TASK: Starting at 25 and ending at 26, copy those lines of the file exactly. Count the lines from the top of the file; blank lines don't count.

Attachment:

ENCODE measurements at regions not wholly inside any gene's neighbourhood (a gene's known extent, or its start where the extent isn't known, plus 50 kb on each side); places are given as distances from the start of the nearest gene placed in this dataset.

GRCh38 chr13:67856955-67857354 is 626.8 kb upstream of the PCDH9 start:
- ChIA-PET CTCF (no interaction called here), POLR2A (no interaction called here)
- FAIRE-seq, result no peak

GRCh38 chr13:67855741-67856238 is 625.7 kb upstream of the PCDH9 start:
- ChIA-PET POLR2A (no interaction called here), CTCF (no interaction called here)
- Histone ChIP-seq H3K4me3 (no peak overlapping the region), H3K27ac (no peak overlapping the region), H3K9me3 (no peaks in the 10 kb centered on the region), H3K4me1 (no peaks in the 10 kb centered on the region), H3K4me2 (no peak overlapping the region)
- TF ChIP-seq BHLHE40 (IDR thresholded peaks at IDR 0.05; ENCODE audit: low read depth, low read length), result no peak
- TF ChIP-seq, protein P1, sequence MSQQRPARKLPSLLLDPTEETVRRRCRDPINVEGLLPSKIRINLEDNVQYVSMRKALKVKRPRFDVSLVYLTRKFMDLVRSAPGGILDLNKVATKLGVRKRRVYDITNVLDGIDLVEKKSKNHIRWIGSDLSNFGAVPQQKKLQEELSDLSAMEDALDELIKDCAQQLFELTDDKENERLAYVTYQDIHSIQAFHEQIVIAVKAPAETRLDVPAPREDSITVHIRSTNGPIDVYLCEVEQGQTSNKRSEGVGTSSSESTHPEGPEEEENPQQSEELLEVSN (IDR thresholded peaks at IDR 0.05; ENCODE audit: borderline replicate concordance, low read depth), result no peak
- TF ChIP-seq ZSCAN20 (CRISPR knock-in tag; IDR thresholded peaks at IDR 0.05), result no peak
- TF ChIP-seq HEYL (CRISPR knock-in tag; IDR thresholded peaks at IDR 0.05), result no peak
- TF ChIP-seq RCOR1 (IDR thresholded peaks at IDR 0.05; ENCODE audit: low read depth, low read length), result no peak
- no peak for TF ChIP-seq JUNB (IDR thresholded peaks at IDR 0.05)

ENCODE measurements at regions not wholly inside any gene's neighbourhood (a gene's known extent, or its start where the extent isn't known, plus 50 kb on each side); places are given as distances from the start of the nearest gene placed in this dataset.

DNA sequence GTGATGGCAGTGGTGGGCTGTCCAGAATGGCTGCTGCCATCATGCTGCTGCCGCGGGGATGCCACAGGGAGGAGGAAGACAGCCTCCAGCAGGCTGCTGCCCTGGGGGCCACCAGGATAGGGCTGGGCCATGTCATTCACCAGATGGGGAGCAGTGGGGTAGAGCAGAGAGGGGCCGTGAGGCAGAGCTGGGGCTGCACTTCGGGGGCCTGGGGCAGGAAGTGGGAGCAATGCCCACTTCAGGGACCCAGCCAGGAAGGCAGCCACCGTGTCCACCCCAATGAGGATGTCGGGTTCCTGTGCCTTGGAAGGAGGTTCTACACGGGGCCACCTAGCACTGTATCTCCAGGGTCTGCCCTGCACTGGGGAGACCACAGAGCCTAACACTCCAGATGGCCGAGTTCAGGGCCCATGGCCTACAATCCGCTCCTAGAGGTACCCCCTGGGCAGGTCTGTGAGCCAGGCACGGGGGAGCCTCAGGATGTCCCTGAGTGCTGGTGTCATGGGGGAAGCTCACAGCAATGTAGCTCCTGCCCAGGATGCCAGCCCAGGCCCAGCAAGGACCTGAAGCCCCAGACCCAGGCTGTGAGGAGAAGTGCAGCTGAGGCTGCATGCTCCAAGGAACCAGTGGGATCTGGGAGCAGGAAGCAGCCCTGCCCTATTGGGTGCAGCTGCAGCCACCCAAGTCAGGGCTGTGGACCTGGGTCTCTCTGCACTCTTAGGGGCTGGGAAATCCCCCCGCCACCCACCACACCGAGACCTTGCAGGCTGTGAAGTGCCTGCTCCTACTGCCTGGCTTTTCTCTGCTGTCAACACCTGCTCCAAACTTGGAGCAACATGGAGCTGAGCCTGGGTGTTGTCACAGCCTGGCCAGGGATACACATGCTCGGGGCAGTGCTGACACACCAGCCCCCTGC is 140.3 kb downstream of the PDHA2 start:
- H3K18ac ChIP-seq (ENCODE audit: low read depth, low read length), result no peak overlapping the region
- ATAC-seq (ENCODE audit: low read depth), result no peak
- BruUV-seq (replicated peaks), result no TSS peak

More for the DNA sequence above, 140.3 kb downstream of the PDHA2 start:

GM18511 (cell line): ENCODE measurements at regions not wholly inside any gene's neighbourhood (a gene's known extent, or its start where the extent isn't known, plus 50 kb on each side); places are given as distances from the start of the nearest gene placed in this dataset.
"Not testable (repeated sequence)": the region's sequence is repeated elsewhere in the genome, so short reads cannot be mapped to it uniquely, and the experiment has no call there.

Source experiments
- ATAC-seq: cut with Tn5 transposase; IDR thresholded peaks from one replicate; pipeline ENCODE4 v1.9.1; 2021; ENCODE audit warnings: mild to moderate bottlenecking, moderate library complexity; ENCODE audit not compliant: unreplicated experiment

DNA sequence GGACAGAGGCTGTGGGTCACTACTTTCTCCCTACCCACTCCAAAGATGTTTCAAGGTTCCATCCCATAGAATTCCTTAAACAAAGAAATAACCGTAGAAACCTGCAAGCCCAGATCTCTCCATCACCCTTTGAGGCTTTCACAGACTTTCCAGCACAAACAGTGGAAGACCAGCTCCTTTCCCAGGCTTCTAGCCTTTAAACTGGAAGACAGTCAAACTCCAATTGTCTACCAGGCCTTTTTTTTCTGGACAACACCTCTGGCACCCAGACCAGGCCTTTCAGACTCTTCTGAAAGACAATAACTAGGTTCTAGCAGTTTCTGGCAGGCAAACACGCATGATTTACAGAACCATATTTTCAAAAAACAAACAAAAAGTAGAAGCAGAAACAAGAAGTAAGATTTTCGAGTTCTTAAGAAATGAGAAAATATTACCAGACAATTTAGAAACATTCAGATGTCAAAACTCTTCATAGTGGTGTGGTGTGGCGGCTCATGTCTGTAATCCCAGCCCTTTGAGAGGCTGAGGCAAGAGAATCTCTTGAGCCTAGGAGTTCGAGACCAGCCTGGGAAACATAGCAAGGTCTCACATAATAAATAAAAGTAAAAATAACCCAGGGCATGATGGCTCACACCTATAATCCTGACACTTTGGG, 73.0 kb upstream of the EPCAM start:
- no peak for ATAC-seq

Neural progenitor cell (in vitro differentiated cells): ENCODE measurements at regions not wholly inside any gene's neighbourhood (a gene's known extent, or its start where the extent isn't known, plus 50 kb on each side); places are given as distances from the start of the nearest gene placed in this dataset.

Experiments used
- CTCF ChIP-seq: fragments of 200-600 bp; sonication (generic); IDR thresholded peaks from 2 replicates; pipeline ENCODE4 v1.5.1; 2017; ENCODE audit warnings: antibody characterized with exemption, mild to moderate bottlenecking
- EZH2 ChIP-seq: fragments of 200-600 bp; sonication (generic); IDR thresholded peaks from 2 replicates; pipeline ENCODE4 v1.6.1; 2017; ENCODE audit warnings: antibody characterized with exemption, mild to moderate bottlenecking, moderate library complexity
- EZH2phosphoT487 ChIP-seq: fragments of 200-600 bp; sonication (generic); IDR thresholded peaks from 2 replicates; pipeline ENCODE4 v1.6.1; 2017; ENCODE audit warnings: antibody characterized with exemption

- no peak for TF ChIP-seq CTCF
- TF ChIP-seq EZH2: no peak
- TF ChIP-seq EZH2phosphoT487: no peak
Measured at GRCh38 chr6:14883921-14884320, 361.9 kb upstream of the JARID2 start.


- no peak for ATAC-seq

Neural progenitor cell (in vitro differentiated cells): ENCODE measurements at regions not wholly inside any gene's neighbourhood (a gene's known extent, or its start where the extent isn't known, plus 50 kb on each side); places are given as distances from the start of the nearest gene placed in this dataset.